This conversation strikes me as being a bit silly to be honest. So what if a magazine runs an add for a vanity publisher? Sure, we can sit here and make comments about how 'bad' they are etc etc etc. But at the end of the day, it's no worse than a McD's add, or a Carlsberg commercial, is it?

I'm not sure it can be equated with fast food (or whatever Carlsburg is if it isn't, I've never heard of them). On the other hand, we aren't talking about, say, Zynga, either. I was posting and asking partly because I was wondering how common this actually is, and if the predominant attitude about this kind of thing is "meh, business as usual" -- and that's what it looks like so far.

veinglory
04-27-2010, 09:57 PM
Well, my own blog generally has a banner ad for a vanity press on it. I thought it over and decided that I was okay with it. After all the presses who have popped up so far are all ones I have bought books from at one time or another.

scope
04-27-2010, 10:46 PM
What's the big deal? Although I have no use for vanity houses, what you suggest we do -- play big brother and ban them from advertising? Ban magazines from accepting ads from vanity publishers? What about all the other ads we see in magazines for all types of garbage? Our job, if we accept it, is to be wise consumers. Anyone opposed to certain types of ads could write the mag, express their views and tell the editors that because of same they will no longer purchase the magazine.

veinglory
04-27-2010, 10:47 PM
There is a balance though. I would block a Publish America ad.

Claudia Gray
04-28-2010, 02:23 AM
This is a mag I only pick up intermittently because it doesn't click with me enough to make me want to subscribe. I still don't, but now I'm not sure I want to give them any more of my money at all.





So, you feel bad that the magazine is in such dire straits that they have to take ads from advertisers you find unworthy, and therefore you intend to make sure they are going to be in even more dire straits?

veinglory
04-28-2010, 02:51 AM
Fair or not, when I see a mag absolutely full of vanity press ads I assume it is aiming at newbies, not serious writers. E.g. look at the ads in Writers Journal versus Publishers Weekly.

scope
04-28-2010, 03:13 AM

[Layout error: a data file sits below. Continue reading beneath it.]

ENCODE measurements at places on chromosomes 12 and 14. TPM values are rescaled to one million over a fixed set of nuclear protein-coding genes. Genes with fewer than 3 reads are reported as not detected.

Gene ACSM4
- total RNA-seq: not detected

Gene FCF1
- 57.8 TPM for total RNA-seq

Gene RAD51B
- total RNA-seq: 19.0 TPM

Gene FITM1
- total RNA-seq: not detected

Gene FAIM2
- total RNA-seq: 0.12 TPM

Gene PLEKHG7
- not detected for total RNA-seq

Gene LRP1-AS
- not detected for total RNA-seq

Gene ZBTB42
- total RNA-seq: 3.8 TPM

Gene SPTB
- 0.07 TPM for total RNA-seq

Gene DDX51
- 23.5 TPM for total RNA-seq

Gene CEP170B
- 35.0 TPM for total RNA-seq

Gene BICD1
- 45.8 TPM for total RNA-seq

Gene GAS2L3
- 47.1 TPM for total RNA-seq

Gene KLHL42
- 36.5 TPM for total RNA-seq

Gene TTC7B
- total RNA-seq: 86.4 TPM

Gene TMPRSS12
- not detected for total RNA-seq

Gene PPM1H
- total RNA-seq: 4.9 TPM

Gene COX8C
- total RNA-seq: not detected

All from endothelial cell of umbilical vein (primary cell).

I just don't get this issue. If for any reason you don't like the contents (ads, literary contents--whatever) of a magazine you don't have to buy it.

Fulk
04-28-2010, 05:03 AM
This conversation strikes me as being a bit silly to be honest. So what if a magazine runs an add for a vanity publisher? Sure, we can sit here and make comments about how 'bad' they are etc etc etc. But at the end of the day, it's no worse than a McD's add, or a Carlsberg commercial, is it?

I suppose the difference is while fast food at worst might give you some indigestion (well, unless you make a daily meal of it), in the case of a vanity pub ad, an unsuspecting and aspiring young writer might fall into the trap and risk getting burned by the experience, as the anecdotes concerning Publish America illustrate all too well.

veinglory
04-28-2010, 05:45 AM
Of course you can just not buy it. You can also talk about not liking it.

K_Woods
04-28-2010, 06:23 AM
So, you feel bad that the magazine is in such dire straits that they have to take ads from advertisers you find unworthy, and therefore you intend to make sure they are going to be in even more dire straits?

Would subscribing (or buying issues off the stand) be tacit approval of the blatant vanity pub ads? That's the question I'm turning over in my head (and one reason I haven't ruled it out completely yet); so far the answer is yes. To draw a comparison from another form of media, it would be akin to approving a game publisher's nightmarish DRM scheme by buying one of their games. I don't like that thought (and I don't touch such games with an eleven-foot pole, either). Granted, that might not be the best analogy, but it's the one that comes to mind.

And, as someone pointed out earlier, the magazines are free to run the ads they can, and I'm free to choose not to buy. Especially when there are other publications that don't do this, in the same genre, that I can spend my money on instead (and do).

I was thinking of writing a letter to the mag (as was suggested upthread) and seeing how that goes. More and more, though, I'm suspect I'm just weird for being bothered by this, much less to this degree. If so, will writing do any good? Or am I wasting my time and theirs?


I suppose the difference is while fast food at worst might give you some indigestion (well, unless you make a daily meal of it), in the case of a vanity pub ad, an unsuspecting and aspiring young writer might fall into the trap and risk getting burned by the experience, as the anecdotes concerning Publish America illustrate all too well.

Bingo. At least the ad wasn't for PA.

scope
04-28-2010, 07:08 AM
Of course you can just not buy it. You can also talk about not liking it.

Okay.

shaldna
04-28-2010, 12:01 PM
At the end of the day there are always people out there who will use a vanity publisher. Some just want a small run of books for themselves and family etc, so where else are they to go to do that?

Celia Cyanide
04-28-2010, 06:19 PM
I suppose the difference is while fast food at worst might give you some indigestion (well, unless you make a daily meal of it), in the case of a vanity pub ad, an unsuspecting and aspiring young writer might fall into the trap and risk getting burned by the experience, as the anecdotes concerning Publish America illustrate all too well.

Publish America is NOT a typical vanity press. What is wrong with Publish America is that they claim to be a "traditional publisher" when in fact they are a vanity press. The people who get their work "accepted" by Publish America believe they have a publication credit, when in fact they don't.